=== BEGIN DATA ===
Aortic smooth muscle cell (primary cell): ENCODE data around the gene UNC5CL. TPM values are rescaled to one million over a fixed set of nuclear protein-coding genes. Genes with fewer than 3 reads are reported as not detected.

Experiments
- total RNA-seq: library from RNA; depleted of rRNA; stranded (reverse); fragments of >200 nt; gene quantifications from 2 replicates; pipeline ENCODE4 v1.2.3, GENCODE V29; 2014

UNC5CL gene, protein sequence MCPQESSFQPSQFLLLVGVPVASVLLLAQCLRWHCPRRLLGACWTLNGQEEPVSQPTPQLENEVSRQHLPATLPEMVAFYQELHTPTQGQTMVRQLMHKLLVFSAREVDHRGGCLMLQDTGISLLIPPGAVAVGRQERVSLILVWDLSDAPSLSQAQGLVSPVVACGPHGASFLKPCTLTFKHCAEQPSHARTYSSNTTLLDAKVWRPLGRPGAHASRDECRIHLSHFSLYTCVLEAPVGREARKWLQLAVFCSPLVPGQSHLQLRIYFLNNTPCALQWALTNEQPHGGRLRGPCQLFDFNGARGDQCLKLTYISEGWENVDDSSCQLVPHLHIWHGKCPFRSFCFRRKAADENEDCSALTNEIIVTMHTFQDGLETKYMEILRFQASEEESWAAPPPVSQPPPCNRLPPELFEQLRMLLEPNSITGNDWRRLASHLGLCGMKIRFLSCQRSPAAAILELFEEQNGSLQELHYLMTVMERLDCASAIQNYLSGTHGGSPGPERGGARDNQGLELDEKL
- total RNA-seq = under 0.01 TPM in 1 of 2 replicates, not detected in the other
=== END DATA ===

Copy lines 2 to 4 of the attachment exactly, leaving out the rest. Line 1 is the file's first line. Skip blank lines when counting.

Experiments
- total RNA-seq: library from RNA; depleted of rRNA; stranded (reverse); fragments of >200 nt; gene quantifications from 2 replicates; pipeline ENCODE4 v1.2.3, GENCODE V29; 2014

UNC5CL gene, protein sequence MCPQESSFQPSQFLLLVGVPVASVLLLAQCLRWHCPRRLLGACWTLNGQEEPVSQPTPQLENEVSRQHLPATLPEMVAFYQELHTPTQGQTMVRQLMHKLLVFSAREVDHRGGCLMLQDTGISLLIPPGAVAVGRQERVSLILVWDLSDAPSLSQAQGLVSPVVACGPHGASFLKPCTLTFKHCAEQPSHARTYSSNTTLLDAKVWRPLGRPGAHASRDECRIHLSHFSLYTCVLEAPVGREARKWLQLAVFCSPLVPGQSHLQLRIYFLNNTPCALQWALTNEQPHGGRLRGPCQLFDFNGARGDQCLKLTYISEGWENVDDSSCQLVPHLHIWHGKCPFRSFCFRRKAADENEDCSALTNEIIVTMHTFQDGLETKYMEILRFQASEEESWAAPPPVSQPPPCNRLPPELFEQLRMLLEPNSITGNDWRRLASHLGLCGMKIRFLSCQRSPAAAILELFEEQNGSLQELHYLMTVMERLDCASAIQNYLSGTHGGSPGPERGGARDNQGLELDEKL